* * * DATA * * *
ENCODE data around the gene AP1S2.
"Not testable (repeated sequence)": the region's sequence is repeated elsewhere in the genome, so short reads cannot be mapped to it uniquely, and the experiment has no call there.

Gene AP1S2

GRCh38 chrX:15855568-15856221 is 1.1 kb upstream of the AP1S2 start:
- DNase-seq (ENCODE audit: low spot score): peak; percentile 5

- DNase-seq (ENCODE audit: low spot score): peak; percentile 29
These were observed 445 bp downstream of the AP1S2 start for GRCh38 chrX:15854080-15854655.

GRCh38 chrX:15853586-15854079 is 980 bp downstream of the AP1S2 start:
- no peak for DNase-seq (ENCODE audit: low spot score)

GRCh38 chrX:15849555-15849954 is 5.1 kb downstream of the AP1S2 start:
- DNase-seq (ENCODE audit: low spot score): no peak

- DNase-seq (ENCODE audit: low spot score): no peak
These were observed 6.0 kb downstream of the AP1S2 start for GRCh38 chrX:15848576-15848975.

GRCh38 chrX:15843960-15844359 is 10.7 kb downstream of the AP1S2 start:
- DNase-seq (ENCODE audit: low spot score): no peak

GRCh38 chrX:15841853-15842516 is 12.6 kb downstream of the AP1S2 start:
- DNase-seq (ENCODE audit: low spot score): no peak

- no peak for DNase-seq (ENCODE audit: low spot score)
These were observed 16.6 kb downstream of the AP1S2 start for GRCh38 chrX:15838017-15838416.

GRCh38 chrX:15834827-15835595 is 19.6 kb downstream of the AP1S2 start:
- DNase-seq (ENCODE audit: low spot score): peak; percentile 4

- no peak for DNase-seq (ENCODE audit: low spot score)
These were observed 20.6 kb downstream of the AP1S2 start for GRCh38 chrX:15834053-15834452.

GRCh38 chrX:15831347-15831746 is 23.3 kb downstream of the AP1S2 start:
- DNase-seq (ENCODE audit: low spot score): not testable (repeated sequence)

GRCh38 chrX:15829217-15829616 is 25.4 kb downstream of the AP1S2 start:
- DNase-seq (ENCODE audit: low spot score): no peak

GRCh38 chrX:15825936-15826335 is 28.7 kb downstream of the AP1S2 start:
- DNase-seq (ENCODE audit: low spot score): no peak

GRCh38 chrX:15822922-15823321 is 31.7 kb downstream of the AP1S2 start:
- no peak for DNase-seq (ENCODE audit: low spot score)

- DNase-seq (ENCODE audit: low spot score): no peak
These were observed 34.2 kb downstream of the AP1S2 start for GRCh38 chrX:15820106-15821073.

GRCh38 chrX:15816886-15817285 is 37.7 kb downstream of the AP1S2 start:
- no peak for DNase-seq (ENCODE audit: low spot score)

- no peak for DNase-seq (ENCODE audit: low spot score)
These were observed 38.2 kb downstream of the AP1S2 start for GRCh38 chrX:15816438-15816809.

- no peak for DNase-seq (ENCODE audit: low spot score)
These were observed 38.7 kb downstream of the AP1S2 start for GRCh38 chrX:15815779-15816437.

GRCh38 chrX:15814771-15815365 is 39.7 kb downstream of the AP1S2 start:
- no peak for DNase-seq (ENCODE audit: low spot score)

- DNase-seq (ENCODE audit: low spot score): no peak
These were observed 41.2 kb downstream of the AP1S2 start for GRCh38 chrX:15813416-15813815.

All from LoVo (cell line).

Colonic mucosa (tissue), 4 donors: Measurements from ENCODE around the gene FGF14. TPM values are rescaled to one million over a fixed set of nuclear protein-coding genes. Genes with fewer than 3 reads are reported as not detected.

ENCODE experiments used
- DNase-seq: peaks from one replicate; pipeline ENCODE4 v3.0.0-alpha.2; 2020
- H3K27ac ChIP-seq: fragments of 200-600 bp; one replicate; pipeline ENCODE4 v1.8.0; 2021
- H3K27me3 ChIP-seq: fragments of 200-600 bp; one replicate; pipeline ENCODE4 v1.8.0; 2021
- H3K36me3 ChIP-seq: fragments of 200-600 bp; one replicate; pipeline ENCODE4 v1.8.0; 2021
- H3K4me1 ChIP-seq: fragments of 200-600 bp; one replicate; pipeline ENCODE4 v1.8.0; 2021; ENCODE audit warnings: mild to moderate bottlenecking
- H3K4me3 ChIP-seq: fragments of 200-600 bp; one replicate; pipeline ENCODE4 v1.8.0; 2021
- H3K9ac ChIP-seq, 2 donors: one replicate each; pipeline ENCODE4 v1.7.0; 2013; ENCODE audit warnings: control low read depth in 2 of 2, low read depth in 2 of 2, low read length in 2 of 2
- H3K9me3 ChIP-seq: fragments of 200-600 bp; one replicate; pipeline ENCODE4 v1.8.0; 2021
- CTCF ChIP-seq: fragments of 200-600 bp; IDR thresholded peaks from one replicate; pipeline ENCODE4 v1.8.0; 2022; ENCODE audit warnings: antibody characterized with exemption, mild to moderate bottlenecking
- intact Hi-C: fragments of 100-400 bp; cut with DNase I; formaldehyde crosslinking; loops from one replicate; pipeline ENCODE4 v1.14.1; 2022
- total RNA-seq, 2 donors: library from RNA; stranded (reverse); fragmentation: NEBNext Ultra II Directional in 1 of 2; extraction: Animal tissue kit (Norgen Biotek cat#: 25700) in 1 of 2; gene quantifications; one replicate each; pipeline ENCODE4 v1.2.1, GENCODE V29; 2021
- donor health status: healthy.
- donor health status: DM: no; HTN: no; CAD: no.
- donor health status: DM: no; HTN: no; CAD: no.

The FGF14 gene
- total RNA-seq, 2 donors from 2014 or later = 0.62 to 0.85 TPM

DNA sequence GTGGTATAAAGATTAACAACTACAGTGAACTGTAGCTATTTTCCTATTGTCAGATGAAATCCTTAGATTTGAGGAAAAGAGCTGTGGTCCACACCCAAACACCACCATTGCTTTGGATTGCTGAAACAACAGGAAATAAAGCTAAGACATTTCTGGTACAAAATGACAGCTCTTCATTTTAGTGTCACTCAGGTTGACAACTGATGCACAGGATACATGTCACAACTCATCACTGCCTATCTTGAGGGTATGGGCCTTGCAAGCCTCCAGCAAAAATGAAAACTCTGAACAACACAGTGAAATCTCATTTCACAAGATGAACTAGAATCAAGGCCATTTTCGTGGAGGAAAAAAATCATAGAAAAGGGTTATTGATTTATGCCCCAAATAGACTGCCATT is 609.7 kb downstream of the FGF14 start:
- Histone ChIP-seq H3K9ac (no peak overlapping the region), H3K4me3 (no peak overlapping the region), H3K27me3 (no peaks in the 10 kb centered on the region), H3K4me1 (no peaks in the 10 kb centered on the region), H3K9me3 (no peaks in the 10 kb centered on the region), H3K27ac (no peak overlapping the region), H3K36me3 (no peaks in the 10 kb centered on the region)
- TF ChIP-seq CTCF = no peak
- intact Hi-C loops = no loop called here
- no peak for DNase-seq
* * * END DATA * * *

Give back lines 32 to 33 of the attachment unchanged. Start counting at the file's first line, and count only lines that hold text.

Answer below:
- DNase-seq (ENCODE audit: low spot score): no peak
These were observed 34.2 kb downstream of the AP1S2 start for GRCh38 chrX:15820106-15821073.